The Congregation of the Mission, also known as the Vincentians, will dedicate a new formation house in St. Louis on Saturday, August 19, part of an effort to reconnect with their local roots and promote vocations to their charism of social justice and charity to the poor.
The dedication Mass, to be celebrated by Archbishop Mitchell Rozanski, will take place outside the new Vincentian Mission House (VMH), a former governor’s mansion in a neighborhood known as “The Gate.” Multiple other bishops are expected to attend and the public is also invited to the event, which the local provincial says will mark “a new beginning.”
“You can only really be effective and advance your mission when you're visible, available, and engaged,” said Fr Patrick McDevitt in an interview this week with St. Louis Public Radio. He heads the Vincentians’ Western Province.
“We also saw a great need in [St. Louis] for Vincentians. You know, the poor are at our heart, and the poor are found in urban areas. So we needed to be closer.”
The Vincentians originally arrived in the city in the early 19th century, when Bishop Louis DuBourg, SS of Louisiana and the Two Floridas (a diocese that included St. Louis) requested members of the Congregation to come from Europe to Missouri to establish a seminary.
One of the recruits, Fr Joseph Rosati, was named the first bishop of the new Diocese of St. Louis in 1823 and later established the city’s first Black Catholic parish, St. Mary’s Chapel.
Though the Vincentians withdrew from seminary administration in St. Louis nearly three decades ago, they have remained in the region. Since the move from nearby Earth City, Missouri, two years ago, the Vincentians’ Western Province headquarters has been located in the Midtown neighborhood of St. Louis, roughly two miles north of the new mission house.
McDevitt says the latter is meant to be a hub that characterizes the mission of the Congregation and its outreach to the larger community.
“That house is there to be a place of discernment and recruitment for men who are interested in a vocation to the Vincentian life,” McDevitt said.
“It should be a place of hospitality and welcome. It should be a place that really idealizes all of our values, and that it is a place where men will learn both in terms of theology and the Vincentian way of life.”
In his interview with the NPR station, McDevitt specifically mentioned the need for seminarians to have on-the-ground experience with the society’s various apostolates, including feeding the poor and the unhoused, as well as working in parish ministry.
“Yes, we pray, but we serve,” said McDevitt.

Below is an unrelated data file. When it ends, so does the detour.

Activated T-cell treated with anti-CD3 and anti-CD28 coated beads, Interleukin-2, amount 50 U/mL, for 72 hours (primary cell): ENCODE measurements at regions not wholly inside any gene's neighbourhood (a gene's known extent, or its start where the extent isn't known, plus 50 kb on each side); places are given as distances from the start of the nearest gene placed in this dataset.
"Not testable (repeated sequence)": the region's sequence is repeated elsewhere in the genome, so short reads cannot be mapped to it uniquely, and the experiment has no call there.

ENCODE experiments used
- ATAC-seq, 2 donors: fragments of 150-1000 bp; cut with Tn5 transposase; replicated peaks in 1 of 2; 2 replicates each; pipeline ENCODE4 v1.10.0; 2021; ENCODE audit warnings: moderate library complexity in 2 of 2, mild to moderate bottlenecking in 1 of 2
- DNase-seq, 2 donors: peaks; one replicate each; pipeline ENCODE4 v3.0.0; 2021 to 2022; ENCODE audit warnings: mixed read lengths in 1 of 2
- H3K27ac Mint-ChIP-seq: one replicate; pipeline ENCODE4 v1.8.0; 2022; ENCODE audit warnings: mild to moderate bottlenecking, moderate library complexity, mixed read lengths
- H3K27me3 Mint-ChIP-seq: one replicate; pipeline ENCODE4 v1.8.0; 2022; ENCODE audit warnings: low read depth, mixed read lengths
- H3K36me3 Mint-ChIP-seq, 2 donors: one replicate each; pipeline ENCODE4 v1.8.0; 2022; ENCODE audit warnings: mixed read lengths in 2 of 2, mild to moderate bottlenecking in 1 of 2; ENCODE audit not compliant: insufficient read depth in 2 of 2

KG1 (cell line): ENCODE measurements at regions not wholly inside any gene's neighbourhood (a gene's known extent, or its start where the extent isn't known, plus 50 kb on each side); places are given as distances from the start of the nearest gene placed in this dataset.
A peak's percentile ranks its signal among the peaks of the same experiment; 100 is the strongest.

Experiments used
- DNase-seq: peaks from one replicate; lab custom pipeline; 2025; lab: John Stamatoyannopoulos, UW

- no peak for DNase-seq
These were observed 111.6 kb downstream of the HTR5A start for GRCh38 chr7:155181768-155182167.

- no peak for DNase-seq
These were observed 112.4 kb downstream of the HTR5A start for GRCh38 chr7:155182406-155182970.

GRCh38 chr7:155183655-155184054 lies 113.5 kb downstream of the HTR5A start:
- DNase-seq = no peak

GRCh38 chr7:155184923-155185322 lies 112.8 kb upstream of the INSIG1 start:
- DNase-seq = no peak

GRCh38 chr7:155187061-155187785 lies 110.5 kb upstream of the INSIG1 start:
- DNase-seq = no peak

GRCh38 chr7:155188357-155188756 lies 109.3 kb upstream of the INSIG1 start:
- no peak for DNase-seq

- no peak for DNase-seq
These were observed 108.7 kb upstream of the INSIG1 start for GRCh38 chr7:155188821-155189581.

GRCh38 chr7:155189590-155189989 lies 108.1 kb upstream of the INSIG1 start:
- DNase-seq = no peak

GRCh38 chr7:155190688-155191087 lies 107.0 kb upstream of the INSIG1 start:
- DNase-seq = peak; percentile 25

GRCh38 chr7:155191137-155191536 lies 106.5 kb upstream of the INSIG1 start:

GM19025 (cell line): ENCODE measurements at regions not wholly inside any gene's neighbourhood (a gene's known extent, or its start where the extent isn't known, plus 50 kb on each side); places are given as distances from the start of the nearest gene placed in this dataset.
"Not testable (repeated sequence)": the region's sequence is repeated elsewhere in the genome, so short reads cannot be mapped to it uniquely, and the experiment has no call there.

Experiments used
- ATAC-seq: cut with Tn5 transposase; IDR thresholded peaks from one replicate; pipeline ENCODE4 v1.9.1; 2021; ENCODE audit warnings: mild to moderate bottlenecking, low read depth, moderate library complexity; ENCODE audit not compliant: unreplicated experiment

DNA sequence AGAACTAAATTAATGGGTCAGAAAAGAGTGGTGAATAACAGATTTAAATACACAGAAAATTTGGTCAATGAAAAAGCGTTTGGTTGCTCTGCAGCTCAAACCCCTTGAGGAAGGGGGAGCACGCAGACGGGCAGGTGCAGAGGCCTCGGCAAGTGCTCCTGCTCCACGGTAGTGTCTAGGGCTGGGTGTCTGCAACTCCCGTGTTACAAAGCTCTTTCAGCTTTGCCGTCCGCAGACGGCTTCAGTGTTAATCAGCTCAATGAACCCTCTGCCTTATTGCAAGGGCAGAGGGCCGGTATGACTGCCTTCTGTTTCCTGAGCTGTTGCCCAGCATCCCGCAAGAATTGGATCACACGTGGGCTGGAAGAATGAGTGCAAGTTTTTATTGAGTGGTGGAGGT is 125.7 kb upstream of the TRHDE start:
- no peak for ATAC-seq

“The streets are our monasteries. The streets are our church.”
The Vincentian family—which includes the two religious communities founded in France by St. Vincent de Paul, the Congregation of the Mission and the Daughters of Charity, as well as the various branches of the Sisters of Charity—is perhaps best known for the Society of St. Vincent de Paul, a lay-run organization with chapters in regions around the globe. Its national president, John Berry, is expected to be present at the dedication in St. Louis.
Though they have only in the past-century begun to attract Black vocations stateside, they are one of the few male religious communities in America to currently count among their number a Black seminarian born in the Western hemisphere. They are also unique in that their director of formation, Fr Jeff Harvey, is an African American.
The Vincentian seminarians currently study at the Aquinas Institute of Theology, next door to the society’s Midtown property and the Jesuits’ St. Louis University. That arrangement will continue as the Congregation’s students move across the train tracks—literally—into a more economically and racially diverse environment.
“We needed to come back to our ancestral home,” said McDevitt.
“We're taking an old structure and making it new, so the hope is that we will be able to invite people to get to know us and also to form people in our way of life.”
Saturday’s Mass will begin at 10am CT at 3259 Lafayette Ave. and will be followed by a blessing from Archbishop Rozanski and mission house tours conducted by the Vincentians. Refreshments will be served thereafter and valet parking will be provided.
Nate Tinner-Williams is co-founder and editor of Black Catholic Messenger.